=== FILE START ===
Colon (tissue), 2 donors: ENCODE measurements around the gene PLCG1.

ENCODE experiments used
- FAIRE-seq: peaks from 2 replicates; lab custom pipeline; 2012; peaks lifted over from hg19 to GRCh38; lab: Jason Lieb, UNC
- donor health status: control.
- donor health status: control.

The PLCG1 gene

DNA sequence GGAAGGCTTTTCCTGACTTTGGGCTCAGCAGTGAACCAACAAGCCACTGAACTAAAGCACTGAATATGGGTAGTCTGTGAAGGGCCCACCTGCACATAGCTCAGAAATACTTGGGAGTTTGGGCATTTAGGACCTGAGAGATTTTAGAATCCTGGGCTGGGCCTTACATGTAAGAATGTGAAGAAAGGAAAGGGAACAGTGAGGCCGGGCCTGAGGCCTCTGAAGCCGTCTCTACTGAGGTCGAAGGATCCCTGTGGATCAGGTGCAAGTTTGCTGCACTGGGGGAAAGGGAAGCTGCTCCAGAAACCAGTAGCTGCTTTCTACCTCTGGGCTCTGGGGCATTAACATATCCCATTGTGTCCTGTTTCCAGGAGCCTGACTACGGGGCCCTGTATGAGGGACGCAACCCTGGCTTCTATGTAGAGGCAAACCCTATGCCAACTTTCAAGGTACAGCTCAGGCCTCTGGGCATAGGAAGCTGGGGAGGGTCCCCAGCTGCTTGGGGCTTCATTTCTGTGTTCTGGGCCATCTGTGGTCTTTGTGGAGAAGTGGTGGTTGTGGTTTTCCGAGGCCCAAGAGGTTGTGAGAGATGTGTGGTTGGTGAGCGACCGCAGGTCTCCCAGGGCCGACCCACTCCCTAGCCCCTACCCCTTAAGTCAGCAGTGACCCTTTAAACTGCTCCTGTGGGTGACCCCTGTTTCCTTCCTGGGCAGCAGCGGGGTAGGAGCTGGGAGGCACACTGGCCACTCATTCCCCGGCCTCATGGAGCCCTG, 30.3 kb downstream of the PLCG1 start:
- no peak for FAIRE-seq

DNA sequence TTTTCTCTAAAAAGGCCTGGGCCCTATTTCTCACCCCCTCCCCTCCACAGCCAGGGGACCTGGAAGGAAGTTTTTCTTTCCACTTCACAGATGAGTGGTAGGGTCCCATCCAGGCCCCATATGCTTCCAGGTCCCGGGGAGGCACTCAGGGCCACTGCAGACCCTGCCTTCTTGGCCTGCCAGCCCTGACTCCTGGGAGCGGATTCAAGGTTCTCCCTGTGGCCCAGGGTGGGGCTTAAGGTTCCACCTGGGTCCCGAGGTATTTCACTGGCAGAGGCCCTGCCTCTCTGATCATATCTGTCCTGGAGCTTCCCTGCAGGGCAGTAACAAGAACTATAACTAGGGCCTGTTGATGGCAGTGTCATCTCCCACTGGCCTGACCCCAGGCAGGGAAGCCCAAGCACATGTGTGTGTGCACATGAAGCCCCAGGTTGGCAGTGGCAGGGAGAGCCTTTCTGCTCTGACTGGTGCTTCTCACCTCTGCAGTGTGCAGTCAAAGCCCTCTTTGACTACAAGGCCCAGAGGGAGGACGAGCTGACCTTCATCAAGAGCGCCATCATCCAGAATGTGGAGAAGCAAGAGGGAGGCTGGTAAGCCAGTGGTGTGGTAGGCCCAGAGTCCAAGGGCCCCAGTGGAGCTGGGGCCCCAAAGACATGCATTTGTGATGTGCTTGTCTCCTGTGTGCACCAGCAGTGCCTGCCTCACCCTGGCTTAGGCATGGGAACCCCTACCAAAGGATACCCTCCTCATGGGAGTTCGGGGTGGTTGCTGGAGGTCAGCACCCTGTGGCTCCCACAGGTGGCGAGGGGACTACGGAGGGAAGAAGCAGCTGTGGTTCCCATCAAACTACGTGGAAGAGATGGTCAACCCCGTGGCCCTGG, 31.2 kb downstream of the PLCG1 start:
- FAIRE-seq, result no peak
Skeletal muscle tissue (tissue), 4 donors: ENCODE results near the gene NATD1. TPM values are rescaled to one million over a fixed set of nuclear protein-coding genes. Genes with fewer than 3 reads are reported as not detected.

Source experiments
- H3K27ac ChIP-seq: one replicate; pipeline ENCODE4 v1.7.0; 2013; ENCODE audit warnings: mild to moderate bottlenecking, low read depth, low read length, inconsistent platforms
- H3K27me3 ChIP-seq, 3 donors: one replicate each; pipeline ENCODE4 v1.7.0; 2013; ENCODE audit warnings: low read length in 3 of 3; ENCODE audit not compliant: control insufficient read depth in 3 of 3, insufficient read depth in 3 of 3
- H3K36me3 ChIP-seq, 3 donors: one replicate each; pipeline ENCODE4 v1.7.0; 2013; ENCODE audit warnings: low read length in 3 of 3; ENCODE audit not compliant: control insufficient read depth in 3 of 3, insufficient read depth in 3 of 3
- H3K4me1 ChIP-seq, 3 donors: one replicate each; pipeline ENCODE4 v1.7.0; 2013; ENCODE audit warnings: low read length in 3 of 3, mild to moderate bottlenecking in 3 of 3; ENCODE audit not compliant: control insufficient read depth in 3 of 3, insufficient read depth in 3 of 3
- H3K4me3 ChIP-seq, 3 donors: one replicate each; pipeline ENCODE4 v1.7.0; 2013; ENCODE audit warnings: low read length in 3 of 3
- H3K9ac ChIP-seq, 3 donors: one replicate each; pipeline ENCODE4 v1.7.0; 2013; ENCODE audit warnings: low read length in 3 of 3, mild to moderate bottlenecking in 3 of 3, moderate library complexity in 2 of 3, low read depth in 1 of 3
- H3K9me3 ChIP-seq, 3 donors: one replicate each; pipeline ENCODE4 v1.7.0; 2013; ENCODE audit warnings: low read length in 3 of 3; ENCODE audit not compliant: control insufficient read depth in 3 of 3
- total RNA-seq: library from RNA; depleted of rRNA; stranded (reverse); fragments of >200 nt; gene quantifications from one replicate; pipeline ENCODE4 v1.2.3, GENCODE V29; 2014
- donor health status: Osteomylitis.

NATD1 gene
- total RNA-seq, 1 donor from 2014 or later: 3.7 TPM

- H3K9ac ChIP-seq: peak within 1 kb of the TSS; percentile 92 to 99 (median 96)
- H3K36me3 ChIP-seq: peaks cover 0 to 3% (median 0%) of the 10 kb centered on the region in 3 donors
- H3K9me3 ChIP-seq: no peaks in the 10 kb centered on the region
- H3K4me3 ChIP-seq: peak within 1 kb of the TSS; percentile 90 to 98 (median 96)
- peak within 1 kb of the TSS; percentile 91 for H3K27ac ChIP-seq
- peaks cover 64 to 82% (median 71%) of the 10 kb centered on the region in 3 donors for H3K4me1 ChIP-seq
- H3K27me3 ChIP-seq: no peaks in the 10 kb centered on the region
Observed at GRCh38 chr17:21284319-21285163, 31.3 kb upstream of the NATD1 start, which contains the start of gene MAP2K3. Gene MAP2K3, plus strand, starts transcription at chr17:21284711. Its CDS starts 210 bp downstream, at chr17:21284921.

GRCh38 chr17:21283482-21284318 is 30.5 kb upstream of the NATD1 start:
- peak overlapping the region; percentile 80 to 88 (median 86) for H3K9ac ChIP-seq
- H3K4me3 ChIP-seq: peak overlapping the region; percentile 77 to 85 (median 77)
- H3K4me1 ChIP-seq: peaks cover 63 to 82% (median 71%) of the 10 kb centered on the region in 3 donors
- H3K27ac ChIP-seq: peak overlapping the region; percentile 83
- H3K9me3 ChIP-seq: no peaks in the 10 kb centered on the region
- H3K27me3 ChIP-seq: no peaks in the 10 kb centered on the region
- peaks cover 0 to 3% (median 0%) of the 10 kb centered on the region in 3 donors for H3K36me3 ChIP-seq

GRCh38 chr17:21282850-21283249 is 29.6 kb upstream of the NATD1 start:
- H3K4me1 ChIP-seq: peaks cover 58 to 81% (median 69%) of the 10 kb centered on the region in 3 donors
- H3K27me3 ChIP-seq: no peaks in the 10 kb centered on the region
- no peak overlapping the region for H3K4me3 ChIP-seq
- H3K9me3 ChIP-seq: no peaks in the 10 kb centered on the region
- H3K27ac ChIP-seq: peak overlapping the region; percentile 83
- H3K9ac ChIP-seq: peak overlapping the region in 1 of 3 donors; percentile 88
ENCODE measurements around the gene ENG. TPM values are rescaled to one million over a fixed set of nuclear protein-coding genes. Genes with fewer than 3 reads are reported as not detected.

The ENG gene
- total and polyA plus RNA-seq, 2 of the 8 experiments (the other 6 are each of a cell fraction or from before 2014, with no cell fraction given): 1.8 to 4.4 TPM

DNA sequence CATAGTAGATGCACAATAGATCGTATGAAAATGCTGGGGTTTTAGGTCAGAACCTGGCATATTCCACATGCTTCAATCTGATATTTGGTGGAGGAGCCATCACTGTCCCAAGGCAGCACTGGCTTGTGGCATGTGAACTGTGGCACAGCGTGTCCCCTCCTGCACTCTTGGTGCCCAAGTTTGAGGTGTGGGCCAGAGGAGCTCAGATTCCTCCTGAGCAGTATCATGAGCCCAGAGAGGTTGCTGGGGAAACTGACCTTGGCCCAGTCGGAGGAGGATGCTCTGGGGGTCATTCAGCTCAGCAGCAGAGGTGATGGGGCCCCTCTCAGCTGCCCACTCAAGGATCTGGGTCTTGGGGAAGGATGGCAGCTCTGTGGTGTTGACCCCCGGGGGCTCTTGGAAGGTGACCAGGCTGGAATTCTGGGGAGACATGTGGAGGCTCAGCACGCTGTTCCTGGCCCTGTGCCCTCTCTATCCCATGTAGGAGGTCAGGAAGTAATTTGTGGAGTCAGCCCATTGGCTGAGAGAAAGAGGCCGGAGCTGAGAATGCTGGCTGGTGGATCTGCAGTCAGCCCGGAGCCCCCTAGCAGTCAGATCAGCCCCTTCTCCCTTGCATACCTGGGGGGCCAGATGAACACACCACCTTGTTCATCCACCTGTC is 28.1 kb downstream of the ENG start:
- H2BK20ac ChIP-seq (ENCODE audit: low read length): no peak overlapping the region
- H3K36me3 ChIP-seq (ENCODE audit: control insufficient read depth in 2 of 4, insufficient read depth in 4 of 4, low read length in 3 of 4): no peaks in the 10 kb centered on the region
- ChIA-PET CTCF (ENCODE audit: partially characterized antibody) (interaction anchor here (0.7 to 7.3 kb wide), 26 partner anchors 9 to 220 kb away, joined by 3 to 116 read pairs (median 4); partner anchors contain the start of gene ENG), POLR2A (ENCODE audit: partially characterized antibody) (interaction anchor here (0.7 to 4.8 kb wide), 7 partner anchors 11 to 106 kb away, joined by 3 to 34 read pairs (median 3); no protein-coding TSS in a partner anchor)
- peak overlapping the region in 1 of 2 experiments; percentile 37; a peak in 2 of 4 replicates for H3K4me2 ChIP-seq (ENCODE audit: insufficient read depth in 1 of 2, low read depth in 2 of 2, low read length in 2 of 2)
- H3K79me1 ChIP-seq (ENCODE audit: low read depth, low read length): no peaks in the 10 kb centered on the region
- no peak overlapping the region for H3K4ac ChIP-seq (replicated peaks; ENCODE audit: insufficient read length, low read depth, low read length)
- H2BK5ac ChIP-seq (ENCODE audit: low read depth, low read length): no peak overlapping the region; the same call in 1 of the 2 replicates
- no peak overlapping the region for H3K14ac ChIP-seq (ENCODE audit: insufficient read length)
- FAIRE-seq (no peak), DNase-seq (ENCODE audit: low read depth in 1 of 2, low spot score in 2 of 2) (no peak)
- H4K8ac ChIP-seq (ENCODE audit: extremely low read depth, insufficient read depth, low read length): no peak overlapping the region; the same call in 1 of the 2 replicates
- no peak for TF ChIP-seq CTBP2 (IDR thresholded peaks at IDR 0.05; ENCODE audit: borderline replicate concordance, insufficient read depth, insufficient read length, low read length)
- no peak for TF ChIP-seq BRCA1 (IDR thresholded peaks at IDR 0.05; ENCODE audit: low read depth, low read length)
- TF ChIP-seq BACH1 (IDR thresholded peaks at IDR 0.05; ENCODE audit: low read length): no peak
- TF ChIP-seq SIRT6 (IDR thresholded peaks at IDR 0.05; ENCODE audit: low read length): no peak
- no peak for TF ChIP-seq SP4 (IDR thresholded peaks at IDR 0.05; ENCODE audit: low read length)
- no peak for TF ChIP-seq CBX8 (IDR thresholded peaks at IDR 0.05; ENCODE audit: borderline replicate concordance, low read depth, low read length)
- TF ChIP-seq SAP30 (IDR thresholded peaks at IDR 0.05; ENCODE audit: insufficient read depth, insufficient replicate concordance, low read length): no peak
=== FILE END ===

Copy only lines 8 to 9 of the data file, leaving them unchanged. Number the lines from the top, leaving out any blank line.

- no peak for FAIRE-seq

DNA sequence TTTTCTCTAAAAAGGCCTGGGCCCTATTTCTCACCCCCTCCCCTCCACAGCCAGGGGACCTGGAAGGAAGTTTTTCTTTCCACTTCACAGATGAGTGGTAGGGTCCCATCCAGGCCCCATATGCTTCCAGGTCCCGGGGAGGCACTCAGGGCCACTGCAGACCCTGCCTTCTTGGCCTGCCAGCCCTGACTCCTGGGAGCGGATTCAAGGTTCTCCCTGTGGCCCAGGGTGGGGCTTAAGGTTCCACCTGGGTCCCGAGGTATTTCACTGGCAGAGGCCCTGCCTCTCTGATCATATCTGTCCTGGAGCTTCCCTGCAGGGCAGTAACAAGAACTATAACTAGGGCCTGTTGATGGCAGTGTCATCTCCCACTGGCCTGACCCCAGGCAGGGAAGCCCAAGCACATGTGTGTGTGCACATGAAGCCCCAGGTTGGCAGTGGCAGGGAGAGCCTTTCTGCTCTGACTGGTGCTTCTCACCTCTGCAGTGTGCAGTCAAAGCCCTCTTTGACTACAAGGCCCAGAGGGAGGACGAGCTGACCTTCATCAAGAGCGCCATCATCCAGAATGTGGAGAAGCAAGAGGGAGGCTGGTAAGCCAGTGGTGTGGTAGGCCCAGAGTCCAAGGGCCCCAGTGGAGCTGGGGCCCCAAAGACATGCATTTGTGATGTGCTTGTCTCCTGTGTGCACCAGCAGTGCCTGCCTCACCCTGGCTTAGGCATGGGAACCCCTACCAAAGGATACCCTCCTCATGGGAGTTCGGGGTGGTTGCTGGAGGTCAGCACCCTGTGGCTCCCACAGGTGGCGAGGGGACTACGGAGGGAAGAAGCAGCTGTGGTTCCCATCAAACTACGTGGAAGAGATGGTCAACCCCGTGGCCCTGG, 31.2 kb downstream of the PLCG1 start: